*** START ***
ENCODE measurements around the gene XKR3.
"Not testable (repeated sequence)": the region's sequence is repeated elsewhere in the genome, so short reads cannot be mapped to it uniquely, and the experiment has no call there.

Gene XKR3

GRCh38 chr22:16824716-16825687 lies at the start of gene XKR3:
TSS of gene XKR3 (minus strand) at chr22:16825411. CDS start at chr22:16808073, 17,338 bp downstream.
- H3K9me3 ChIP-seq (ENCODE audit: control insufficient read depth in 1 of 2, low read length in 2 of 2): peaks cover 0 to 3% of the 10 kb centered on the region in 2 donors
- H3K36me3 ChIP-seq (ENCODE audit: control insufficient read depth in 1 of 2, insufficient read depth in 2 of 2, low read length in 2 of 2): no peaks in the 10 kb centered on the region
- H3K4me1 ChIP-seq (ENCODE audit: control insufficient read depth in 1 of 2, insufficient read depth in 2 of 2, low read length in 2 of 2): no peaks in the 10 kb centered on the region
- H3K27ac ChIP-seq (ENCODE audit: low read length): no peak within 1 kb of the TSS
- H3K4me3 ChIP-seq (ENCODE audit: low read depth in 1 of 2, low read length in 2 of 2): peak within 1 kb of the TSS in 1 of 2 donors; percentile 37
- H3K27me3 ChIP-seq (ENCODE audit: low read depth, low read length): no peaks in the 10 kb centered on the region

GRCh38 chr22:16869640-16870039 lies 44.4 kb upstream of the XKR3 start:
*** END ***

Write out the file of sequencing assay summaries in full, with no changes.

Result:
ENCODE measurements around the gene XKR3.
"Not testable (repeated sequence)": the region's sequence is repeated elsewhere in the genome, so short reads cannot be mapped to it uniquely, and the experiment has no call there.

Gene XKR3

GRCh38 chr22:16824716-16825687 lies at the start of gene XKR3:
TSS of gene XKR3 (minus strand) at chr22:16825411. CDS start at chr22:16808073, 17,338 bp downstream.
- H3K9me3 ChIP-seq (ENCODE audit: control insufficient read depth in 1 of 2, low read length in 2 of 2): peaks cover 0 to 3% of the 10 kb centered on the region in 2 donors
- H3K36me3 ChIP-seq (ENCODE audit: control insufficient read depth in 1 of 2, insufficient read depth in 2 of 2, low read length in 2 of 2): no peaks in the 10 kb centered on the region
- H3K4me1 ChIP-seq (ENCODE audit: control insufficient read depth in 1 of 2, insufficient read depth in 2 of 2, low read length in 2 of 2): no peaks in the 10 kb centered on the region
- H3K27ac ChIP-seq (ENCODE audit: low read length): no peak within 1 kb of the TSS
- H3K4me3 ChIP-seq (ENCODE audit: low read depth in 1 of 2, low read length in 2 of 2): peak within 1 kb of the TSS in 1 of 2 donors; percentile 37
- H3K27me3 ChIP-seq (ENCODE audit: low read depth, low read length): no peaks in the 10 kb centered on the region

GRCh38 chr22:16869640-16870039 lies 44.4 kb upstream of the XKR3 start: